Health Beat: The incontinence implant for kids
It's not a problem usually associated with kids, but thousands of kids suffer from urinary incontinence every day, doctors said. For some, traditional treatments don't work, but there's a new technology being used on them that could help.
Incontinence can cause embarrassment and even pain for children, but a new implant is dramatically improving their lives.
Take 9-year-old Kate Lamons, for example. She couldn’t control her bladder during the day, and that led to some embarrassing situations.
“At school, she was changing clothes, underwear constantly because it was always wet," said Ashli Lamons, Kate's mother.
Ashli said behavioral therapies and medications didn’t help Kate’s urinary incontinence.
So, Dr. John Pope, professor of urologic surgery and pediatrics at Monroe Carell Jr. Children's Hospital at Vanderbilt, decided to try what's called the InterStim.
It's an implantable device that helps control the bladder.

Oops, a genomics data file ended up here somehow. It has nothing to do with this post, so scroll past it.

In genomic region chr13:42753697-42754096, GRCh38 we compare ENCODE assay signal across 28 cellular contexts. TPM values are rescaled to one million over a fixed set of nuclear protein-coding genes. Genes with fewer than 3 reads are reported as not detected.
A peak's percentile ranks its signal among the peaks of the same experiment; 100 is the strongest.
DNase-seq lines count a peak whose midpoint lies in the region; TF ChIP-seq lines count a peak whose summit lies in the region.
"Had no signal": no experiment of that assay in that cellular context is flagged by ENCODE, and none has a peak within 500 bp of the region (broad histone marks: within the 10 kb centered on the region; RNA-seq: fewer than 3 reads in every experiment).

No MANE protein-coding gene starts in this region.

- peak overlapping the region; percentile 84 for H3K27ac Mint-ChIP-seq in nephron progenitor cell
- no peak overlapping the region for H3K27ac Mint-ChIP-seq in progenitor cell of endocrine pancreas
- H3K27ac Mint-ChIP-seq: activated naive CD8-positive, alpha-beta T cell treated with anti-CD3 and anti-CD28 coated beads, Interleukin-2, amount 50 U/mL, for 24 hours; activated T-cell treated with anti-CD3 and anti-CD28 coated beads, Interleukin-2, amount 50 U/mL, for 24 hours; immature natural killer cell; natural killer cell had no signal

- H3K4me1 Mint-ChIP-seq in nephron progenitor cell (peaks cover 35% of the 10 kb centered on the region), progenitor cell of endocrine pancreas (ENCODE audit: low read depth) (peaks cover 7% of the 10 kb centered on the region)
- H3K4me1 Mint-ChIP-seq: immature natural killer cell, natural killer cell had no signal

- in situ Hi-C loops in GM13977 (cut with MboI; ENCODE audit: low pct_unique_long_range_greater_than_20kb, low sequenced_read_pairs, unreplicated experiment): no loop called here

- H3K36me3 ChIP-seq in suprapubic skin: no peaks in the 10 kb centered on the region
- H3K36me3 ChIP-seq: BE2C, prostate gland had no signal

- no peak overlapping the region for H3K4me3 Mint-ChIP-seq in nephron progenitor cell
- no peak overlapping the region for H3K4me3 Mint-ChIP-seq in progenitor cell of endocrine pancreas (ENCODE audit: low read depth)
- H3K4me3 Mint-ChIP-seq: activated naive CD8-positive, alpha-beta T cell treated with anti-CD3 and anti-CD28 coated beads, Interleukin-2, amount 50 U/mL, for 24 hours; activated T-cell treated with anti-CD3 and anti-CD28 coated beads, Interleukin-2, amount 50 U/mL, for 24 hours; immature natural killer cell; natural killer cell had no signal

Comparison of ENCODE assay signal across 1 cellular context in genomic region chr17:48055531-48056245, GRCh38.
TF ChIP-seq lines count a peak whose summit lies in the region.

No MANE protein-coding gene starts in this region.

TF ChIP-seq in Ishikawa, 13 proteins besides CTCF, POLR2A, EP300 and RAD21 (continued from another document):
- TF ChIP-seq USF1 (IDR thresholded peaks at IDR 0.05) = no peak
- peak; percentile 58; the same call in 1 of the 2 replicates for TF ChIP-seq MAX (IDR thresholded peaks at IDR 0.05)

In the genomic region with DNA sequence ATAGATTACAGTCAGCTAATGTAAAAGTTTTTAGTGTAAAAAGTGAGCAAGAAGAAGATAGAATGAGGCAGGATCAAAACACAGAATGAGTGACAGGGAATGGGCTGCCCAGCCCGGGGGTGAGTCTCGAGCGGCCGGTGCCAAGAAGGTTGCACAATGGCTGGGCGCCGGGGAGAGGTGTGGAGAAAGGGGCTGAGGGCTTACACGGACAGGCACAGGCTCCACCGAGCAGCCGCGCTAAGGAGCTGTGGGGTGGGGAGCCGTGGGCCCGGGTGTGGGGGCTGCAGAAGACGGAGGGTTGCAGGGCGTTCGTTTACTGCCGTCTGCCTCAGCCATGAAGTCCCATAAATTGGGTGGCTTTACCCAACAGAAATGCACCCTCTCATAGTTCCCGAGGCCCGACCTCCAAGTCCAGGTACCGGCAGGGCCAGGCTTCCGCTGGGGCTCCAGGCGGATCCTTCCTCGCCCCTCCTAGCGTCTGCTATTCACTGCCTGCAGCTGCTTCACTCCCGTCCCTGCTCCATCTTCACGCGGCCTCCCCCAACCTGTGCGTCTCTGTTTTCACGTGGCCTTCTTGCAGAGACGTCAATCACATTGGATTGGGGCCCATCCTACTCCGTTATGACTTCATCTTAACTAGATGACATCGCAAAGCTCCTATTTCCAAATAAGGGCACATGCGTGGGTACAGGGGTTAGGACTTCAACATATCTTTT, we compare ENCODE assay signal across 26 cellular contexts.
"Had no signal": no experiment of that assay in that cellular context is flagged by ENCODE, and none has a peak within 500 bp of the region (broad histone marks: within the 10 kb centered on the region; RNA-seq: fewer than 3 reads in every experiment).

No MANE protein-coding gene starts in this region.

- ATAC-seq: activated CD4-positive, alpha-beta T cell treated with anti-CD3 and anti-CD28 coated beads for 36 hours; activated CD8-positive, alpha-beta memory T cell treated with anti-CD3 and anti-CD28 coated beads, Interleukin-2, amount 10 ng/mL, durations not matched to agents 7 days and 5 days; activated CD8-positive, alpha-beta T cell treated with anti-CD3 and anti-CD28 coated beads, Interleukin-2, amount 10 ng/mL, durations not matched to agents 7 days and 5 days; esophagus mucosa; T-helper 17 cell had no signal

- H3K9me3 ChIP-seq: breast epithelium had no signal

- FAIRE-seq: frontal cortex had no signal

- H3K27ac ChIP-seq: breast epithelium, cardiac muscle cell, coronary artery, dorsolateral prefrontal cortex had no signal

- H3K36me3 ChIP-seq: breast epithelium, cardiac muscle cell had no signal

“The wire would come in… from the back and lay right up beside that nerve and stimulate that nerve only,” Pope explained
The device stimulates the sacral nerve coming from the spine that helps control bladder muscles. With a remote, Kate and her mom can increase or decrease the strength as needed.
“It just feels like something is kind of vibrating," said Kate, who's had the device for more than a year now, and she hasn’t had an embarrassing situation at school since. "I was so excited because I got to take home all of my clothes, extra clothes that I had in my locker."
The InterStim is FDA-approved for adults. Pope is using it off label for his pediatric patients. He's one of the few doctors in the U.S. doing so, having implanted the device in 17 children. Almost all of them have had positive results, he said.
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